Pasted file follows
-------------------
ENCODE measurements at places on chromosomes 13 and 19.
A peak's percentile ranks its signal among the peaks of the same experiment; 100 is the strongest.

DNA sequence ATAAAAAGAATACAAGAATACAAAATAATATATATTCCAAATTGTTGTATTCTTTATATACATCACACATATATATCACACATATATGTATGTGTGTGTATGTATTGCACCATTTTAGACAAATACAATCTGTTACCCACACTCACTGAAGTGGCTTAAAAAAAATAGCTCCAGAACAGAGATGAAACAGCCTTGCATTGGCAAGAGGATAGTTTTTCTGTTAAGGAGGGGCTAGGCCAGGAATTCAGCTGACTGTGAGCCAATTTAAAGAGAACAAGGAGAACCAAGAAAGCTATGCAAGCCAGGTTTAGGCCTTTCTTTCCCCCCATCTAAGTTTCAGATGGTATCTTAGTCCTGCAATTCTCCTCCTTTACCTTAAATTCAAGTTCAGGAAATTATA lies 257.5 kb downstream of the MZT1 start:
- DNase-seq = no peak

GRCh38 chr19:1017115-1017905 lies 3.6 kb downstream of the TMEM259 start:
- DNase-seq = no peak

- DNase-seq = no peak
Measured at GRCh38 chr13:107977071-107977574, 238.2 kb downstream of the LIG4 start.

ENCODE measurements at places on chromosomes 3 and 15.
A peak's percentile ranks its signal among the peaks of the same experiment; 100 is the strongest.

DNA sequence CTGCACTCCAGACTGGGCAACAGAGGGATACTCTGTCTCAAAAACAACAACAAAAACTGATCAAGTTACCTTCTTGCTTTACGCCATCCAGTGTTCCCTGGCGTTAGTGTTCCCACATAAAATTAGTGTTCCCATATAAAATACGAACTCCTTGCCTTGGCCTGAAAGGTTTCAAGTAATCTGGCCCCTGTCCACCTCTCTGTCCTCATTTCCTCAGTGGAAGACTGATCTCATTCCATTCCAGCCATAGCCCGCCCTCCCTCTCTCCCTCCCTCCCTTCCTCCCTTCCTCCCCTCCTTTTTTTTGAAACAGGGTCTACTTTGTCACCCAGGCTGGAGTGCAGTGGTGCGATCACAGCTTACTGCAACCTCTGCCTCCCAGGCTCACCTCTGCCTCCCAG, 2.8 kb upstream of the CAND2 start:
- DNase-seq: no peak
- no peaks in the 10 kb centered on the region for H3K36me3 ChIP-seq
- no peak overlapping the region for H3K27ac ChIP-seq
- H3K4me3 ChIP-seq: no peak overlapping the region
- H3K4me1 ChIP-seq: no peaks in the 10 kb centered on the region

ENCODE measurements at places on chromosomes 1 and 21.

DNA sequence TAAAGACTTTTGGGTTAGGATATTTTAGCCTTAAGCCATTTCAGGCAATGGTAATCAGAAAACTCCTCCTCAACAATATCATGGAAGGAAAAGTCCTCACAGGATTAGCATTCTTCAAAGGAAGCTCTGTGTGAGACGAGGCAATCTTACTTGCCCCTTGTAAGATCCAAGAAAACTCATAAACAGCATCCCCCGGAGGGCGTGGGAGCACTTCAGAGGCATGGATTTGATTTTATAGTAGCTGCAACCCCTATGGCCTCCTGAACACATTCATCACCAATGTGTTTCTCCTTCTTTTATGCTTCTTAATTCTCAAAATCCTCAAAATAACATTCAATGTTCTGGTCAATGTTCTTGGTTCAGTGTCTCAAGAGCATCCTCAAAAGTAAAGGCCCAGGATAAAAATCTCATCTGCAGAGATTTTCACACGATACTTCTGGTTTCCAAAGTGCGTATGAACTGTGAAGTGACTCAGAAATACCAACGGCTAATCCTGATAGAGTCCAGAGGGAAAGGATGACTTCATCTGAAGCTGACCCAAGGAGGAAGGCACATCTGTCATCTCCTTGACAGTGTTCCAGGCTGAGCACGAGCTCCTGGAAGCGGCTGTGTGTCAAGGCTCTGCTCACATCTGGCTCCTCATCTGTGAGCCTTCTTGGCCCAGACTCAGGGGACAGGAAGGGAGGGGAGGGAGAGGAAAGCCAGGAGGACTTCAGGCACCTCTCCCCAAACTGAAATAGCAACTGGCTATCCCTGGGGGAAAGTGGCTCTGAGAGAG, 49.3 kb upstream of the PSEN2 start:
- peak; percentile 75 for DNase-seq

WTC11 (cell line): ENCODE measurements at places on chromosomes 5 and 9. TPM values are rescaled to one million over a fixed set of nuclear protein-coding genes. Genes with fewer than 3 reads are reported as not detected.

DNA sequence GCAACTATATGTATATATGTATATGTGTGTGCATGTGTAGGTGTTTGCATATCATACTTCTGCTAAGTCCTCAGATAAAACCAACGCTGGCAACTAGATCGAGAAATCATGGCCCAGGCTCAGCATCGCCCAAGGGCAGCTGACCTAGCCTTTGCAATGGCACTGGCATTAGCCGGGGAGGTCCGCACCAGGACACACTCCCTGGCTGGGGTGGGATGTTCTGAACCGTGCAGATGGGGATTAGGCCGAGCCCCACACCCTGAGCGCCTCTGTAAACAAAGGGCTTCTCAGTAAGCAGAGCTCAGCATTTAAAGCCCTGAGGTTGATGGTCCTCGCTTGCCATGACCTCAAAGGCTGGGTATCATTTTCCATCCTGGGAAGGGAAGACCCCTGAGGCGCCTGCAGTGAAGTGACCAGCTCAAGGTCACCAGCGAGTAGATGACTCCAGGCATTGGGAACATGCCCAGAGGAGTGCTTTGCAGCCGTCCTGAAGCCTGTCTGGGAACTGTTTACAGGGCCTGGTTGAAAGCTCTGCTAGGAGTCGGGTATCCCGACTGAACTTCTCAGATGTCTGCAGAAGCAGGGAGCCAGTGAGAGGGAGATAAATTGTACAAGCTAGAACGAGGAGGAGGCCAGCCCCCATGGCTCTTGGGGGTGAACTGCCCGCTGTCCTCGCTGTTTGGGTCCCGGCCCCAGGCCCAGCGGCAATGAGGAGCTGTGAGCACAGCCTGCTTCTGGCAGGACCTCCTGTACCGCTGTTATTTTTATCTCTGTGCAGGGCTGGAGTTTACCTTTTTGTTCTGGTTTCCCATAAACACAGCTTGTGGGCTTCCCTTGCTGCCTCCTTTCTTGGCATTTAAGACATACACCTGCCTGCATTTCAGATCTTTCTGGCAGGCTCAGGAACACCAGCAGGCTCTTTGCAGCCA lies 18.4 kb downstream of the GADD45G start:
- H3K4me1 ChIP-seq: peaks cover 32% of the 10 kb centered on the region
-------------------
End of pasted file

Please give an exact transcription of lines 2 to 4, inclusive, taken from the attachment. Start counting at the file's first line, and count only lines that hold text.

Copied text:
A peak's percentile ranks its signal among the peaks of the same experiment; 100 is the strongest.

DNA sequence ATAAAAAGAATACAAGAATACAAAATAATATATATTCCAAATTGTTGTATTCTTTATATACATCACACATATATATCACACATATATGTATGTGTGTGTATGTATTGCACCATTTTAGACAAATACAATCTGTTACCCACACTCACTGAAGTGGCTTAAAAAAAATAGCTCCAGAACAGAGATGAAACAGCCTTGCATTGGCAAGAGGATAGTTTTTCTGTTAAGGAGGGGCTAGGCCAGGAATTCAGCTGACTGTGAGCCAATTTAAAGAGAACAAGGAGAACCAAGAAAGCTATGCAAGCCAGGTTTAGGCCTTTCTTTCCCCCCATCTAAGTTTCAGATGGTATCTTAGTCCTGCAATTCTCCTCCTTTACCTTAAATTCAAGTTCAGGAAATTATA lies 257.5 kb downstream of the MZT1 start:
- DNase-seq = no peak